This is a major factor as well.

    Also, yes a extendable antenna is needed for 800MHZ digital because the wavelength at 800MHZ is wider so you need a longer antenna. This goes for 800MHZ CDMA, GSM, TDMA and AMPS.
    John. H.

    I do not fear the white van!

    TelusMobility@nym.hush.com

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    Pic

    Originally posted by cellmam
    i hate that too..... screw analog.. we don't need it no more..... antennas sucks.... who needs it.....
    Attached Images Attached Images  

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    Re: Re: Re: Why are flip phones with external antennas?

    Originally posted by Helmsley
    I have a fixed antenna that works fine in digital and analogue.
    "works fine" is a subjective term though. Obviously a extendable antenna will work under most conditions with it down, but the question is does it work better at 800MHZ with a raised antenna? I mean, it's a trade off. Better reception and less cancer or no antenna? From my experience using that type of antenna is a penalty in 800MHZ areas. I've never seen one which hasn't dropped the -dB level compared with the stock antenna in analog or CDMA 800 modes. Personally, I want the extra -dB under weak conditions.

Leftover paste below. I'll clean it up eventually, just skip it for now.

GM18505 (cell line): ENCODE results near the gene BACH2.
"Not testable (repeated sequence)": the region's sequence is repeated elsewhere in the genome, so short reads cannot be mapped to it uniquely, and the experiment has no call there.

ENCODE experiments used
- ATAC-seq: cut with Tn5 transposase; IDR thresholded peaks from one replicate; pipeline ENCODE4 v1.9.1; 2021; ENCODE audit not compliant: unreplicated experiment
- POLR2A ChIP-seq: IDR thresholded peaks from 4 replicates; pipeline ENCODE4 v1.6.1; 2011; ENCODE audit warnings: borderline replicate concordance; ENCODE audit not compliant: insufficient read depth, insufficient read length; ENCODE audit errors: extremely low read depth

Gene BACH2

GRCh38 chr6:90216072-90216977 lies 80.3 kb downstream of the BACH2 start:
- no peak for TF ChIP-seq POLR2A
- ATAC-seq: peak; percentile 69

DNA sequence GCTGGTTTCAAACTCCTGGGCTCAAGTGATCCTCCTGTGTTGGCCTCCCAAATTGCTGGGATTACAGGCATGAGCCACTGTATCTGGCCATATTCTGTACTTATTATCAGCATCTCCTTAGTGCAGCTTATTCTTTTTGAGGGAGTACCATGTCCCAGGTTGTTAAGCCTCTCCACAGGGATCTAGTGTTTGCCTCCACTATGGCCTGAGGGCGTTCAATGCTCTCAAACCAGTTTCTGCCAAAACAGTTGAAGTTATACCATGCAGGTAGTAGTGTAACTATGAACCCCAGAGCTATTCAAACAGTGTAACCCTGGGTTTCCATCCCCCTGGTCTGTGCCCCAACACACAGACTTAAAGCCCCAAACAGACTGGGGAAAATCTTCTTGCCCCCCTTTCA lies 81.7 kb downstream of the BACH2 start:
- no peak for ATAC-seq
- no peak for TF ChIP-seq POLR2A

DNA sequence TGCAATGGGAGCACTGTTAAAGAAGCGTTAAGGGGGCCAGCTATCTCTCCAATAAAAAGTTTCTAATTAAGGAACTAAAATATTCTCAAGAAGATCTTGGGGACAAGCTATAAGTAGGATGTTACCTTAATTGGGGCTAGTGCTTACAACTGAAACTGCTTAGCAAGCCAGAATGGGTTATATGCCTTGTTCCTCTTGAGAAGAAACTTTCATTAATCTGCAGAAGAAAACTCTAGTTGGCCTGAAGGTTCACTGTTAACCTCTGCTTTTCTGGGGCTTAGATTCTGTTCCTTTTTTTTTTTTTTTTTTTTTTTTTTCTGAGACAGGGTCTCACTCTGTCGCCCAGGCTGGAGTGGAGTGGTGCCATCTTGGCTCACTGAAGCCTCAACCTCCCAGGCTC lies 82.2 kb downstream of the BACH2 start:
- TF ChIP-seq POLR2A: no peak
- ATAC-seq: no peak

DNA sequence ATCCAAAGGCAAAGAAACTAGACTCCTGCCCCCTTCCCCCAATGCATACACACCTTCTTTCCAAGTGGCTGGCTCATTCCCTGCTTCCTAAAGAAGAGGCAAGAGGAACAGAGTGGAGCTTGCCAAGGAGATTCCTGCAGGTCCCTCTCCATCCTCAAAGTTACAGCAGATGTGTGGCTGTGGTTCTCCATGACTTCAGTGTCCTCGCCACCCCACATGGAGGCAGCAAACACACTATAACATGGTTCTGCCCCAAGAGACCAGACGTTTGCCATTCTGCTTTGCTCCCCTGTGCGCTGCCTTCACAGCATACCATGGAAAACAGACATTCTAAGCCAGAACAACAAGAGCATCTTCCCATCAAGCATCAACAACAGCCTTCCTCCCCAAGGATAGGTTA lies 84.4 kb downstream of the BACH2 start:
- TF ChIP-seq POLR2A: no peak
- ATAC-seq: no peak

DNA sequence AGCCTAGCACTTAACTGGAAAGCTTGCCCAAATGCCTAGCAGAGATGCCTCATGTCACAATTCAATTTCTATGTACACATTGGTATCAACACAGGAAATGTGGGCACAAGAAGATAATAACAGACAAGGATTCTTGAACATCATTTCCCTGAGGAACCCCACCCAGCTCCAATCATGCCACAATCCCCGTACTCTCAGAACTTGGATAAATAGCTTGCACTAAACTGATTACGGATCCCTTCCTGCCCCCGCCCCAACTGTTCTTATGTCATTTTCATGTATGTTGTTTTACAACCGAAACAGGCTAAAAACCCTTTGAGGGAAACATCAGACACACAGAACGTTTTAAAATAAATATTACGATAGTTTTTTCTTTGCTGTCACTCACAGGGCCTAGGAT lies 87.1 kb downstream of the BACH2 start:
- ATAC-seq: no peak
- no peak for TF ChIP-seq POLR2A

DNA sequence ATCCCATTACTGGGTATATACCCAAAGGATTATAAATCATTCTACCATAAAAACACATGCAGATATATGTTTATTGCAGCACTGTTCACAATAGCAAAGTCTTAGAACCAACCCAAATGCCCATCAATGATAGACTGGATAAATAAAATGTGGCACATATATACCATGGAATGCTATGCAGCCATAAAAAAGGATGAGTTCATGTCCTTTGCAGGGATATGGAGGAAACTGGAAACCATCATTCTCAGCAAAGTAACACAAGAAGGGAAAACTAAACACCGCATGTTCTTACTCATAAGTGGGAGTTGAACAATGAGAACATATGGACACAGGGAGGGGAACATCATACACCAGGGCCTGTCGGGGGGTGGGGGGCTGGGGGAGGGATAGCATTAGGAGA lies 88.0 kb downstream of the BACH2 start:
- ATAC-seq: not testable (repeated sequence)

Depending on what the internal antenna is made of it can get as decent reception as a extendable antenna. I'm also pointing out that there are other reasons for have extenables not related to RF.

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    Re: Re: Re: Re: Why are flip phones with external antennas?

    One must be carefull, my fixed antenna is only designed for CDMA, there's also a model for GSM only and when I tried that one, I really noticed the fall off in reception.

    Originally posted by Vindicator